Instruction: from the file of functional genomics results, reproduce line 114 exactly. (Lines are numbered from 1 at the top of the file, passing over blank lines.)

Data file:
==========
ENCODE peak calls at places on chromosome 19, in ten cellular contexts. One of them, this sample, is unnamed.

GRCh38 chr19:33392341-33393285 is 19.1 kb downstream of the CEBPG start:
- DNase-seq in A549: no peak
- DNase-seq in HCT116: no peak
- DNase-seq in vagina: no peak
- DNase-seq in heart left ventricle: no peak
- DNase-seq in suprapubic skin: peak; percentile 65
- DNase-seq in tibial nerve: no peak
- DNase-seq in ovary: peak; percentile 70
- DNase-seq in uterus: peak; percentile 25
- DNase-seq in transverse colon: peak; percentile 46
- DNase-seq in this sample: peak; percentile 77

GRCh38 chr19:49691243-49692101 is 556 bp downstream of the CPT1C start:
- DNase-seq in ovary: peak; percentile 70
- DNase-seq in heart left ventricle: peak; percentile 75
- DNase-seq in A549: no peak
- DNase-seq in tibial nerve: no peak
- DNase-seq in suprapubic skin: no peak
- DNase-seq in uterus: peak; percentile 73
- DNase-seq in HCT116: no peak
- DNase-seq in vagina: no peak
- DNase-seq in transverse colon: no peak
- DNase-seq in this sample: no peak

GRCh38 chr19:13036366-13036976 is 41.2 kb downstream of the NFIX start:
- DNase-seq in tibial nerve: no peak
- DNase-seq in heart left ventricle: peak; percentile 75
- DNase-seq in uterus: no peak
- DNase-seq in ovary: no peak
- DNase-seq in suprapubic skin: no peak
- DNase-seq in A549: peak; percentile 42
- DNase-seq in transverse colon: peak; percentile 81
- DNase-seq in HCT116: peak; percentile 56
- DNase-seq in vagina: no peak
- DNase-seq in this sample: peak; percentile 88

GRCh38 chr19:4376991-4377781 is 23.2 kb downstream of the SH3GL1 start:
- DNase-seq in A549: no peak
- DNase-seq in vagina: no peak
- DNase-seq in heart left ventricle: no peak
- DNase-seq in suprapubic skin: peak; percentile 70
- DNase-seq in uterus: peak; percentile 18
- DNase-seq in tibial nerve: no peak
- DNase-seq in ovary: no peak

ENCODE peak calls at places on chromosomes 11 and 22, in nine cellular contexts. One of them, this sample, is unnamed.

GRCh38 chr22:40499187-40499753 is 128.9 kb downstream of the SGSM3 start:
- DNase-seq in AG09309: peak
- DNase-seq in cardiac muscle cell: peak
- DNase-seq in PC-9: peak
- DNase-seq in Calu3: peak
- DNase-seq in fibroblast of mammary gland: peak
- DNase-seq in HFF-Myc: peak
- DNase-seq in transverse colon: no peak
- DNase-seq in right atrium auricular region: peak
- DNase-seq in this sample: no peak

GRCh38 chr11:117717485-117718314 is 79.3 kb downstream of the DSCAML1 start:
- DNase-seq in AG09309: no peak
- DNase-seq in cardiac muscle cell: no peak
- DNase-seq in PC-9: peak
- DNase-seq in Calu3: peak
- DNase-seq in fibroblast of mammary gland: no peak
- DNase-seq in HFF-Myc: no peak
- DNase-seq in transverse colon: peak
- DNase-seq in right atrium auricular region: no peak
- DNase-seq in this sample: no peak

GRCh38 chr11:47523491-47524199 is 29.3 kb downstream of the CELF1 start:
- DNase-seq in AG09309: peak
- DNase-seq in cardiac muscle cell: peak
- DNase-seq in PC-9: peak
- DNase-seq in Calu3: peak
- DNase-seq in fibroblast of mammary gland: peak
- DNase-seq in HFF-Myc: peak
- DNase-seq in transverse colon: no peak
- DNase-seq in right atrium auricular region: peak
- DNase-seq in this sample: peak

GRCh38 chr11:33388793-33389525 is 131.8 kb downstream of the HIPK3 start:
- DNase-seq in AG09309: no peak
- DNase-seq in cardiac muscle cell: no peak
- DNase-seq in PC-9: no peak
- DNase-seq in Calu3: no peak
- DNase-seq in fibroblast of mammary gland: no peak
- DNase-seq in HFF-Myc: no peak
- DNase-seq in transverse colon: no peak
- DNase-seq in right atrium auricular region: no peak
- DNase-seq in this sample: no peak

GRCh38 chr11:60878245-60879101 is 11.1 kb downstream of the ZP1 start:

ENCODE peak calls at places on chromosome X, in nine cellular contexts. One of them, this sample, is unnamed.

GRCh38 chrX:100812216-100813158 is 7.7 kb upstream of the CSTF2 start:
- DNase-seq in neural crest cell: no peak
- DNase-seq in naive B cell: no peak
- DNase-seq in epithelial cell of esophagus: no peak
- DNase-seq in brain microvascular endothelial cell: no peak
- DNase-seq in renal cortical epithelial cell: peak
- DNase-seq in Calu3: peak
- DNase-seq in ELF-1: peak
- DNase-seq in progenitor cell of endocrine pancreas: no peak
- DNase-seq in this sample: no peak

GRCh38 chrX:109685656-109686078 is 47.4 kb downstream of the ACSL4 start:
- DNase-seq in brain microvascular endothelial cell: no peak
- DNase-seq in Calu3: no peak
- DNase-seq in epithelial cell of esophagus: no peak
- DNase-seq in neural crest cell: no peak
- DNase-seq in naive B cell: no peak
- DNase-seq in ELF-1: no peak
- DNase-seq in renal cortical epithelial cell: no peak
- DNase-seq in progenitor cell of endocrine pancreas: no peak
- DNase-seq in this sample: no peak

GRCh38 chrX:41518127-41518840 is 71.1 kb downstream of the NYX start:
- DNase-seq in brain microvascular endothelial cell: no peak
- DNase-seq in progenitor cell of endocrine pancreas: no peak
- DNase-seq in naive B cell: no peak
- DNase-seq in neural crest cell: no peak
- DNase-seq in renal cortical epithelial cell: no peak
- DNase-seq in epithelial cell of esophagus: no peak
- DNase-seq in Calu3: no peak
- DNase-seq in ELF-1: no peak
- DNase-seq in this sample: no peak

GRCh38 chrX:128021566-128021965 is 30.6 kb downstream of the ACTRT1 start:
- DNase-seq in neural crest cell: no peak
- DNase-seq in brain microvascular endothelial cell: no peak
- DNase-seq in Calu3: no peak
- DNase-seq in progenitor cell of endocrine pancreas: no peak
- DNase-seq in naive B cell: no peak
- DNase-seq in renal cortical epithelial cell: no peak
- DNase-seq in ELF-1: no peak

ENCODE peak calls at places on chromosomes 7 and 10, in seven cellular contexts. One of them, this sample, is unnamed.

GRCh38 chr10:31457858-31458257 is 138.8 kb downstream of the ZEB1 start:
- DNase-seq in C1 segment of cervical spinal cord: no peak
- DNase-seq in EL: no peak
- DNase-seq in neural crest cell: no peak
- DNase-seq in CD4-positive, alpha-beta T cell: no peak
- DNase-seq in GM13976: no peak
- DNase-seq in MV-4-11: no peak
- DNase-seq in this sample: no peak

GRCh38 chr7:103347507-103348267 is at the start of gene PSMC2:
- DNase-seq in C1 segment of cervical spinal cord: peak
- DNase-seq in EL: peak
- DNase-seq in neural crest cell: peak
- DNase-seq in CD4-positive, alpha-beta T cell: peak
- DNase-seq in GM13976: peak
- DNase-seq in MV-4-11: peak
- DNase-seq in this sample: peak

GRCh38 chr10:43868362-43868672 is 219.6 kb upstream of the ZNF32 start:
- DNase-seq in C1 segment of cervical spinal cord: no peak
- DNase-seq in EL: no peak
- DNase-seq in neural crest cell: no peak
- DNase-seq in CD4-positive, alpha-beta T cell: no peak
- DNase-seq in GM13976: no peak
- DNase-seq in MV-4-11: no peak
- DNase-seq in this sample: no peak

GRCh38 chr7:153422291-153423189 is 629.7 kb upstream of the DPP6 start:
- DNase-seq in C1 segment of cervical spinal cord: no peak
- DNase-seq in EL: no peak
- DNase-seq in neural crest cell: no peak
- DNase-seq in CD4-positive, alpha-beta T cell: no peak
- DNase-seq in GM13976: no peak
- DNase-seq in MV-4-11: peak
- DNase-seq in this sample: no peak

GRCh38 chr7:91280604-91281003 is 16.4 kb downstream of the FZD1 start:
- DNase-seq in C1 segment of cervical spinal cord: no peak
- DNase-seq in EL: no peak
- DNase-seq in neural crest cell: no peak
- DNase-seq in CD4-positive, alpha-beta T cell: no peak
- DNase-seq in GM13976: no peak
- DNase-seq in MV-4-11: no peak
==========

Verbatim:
- DNase-seq in ELF-1: no peak